This tutorial will walk you through the process of importing a WaveFront .obj file that was exported from DAZ or Poser 6 or version 7. By using the poserio python programs you can get a really clean import from Poser with out the need to adjust a lot of materials or uv maps after the import. The script also contains programs that will help you work around the 16 material limit in Blender. You can skip step 3 if you are not interested in how the process works.
poserio.zip updated 08/12/2007
Updates are for figures with more than 4 vertex per face. A warning is printed in the command window and the face is not created. After import you can add the missing faces.
Unzip to a suitable directory, for example:
This package contains the programs to do the imports. It also has an import and export for making Morph Targets in Poser. Those are posermtexport.py and poserimport.py. One note on morph targets, you can only move vertices, do not scale, set smooth, rotate, add or delete anything or poser will fail to apply your morph correctly.
Update your PYTHONPATH to include the new directory created above.
If you do not have PYTHONPATH set you can determine what it should include by starting command or shell window (Both linux and Windows) in the directory from step 2.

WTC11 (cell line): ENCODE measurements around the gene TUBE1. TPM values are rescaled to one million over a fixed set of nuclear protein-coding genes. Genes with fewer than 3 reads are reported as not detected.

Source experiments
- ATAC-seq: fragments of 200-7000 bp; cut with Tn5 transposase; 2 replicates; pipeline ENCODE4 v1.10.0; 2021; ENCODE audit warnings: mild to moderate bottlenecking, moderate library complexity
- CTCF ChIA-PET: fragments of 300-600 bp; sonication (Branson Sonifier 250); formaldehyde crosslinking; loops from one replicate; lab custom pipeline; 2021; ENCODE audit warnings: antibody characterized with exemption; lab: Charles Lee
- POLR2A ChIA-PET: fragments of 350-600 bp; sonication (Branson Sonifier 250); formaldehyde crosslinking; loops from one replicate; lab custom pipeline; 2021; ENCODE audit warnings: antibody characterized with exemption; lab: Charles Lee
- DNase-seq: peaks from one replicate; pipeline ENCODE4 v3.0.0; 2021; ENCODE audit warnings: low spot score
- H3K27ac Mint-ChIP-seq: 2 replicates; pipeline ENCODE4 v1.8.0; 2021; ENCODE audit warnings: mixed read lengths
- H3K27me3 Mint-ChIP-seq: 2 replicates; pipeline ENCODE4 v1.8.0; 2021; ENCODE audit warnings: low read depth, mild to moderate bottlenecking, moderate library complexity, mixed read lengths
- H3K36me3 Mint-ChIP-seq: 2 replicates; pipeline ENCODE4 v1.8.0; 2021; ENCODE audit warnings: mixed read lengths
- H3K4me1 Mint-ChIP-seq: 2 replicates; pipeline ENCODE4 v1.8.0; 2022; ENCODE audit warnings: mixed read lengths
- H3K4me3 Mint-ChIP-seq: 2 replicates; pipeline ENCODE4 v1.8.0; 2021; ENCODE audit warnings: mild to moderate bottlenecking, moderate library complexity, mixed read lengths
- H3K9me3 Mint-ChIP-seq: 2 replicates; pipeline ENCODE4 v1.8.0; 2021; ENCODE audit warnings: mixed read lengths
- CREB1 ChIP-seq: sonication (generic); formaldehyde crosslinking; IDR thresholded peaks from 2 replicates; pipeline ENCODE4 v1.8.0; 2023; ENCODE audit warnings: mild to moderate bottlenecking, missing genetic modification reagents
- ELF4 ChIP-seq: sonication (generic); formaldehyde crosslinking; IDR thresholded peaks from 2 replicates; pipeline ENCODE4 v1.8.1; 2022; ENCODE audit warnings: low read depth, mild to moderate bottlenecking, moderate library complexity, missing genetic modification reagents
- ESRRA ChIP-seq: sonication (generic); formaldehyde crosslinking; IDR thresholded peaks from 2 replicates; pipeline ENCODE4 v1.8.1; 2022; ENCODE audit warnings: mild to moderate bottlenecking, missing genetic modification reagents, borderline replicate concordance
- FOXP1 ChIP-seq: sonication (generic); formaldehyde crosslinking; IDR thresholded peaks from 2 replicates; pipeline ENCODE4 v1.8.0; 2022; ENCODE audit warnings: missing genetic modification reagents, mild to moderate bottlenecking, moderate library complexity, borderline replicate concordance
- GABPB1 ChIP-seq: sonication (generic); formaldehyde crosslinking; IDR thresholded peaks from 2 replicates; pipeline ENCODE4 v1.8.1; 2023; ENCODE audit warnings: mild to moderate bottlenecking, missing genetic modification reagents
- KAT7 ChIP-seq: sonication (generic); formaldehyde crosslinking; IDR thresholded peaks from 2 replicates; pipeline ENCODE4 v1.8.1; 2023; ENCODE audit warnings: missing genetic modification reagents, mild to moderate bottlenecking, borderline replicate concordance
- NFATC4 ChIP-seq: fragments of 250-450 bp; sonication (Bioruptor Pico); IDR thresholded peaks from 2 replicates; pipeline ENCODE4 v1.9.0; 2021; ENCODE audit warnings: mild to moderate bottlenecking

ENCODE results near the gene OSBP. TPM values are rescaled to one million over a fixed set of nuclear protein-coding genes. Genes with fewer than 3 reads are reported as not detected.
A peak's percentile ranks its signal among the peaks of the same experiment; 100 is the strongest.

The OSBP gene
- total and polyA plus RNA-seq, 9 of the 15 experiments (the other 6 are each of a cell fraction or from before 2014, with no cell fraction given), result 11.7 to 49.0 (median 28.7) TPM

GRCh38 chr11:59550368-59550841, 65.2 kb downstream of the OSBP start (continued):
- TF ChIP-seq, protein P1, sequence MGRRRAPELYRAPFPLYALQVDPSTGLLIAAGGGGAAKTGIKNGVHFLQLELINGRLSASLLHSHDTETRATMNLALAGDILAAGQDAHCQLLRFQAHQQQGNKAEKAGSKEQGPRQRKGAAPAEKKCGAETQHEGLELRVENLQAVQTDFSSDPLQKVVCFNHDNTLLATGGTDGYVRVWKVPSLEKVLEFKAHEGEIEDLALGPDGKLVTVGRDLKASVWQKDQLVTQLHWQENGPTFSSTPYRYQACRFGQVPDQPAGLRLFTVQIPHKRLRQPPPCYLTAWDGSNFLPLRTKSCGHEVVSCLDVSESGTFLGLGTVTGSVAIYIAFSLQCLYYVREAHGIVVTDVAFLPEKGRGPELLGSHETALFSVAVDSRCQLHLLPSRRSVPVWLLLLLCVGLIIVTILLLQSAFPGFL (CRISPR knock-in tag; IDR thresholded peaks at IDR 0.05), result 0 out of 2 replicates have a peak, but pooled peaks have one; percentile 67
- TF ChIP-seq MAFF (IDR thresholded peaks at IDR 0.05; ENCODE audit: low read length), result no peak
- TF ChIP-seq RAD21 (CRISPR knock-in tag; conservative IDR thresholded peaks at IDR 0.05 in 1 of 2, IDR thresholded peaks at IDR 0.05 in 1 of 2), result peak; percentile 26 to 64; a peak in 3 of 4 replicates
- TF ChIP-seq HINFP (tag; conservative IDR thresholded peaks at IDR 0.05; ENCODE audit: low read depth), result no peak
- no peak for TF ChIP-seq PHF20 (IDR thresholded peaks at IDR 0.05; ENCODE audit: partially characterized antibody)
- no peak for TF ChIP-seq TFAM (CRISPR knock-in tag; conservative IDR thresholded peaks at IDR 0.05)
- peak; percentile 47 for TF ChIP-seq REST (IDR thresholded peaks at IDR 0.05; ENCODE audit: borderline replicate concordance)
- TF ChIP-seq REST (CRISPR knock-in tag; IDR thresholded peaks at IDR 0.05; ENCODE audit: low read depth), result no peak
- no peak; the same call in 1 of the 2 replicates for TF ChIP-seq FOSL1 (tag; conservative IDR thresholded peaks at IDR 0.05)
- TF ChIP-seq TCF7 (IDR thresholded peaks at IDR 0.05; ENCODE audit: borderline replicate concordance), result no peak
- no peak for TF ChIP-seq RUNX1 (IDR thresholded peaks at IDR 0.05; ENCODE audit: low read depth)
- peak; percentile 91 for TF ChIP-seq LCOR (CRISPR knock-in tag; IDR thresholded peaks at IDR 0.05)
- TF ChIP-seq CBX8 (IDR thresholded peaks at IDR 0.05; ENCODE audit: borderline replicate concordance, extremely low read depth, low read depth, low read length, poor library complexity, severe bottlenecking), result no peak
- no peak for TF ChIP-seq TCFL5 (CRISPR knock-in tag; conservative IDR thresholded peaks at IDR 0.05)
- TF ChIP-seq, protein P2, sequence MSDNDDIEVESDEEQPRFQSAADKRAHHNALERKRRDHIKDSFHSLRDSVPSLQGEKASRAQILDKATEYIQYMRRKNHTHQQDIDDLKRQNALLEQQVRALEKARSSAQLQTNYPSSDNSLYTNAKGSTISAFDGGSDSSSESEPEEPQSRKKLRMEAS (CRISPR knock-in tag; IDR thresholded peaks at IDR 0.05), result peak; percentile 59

Enter python printpypath.py
The output can be used to set your PYTHONPATH environment variable. Make sure you have included the directory that contains poserio programs.
Linux: you can add it to your .profile or .bashrc in your home directory or in the shell before you start blender. The ouput from the command would be cut/pasted into the command: export PYTHONPATH=theoutputhere
Windows: bring up control panel, select system then the advanced tab. At the bottom will be a button for Environment Variables. Select that button and then under User Variables select new. Enter PYTHONPATH for the name and paste the output from the command above.
Blender does have a limit of 16 materials per mesh object. When you complete the import the figure in blender all objects you selected will become one mesh. Later in this tutorial I will have steps you can follow to collapse materials with the same UV image map into one material name. As you select your figures to export plan a head. You will be better off if you export one figure at a time.
In DAZ or Poser create, pose and apply any textures and expressions you want. Do not use Dynamic Hair, it cannot be imported correctly and will cause parts of your figure to be missing after import.
Poser: from the file menu select export, WaveFront OBJ, then single frame. From the Hierarchy Selection panel de-select Universe and select the figure and parts you want to become one object in Blender.
Select a file name the pick the following export options:
Select Ok and the object will be exported.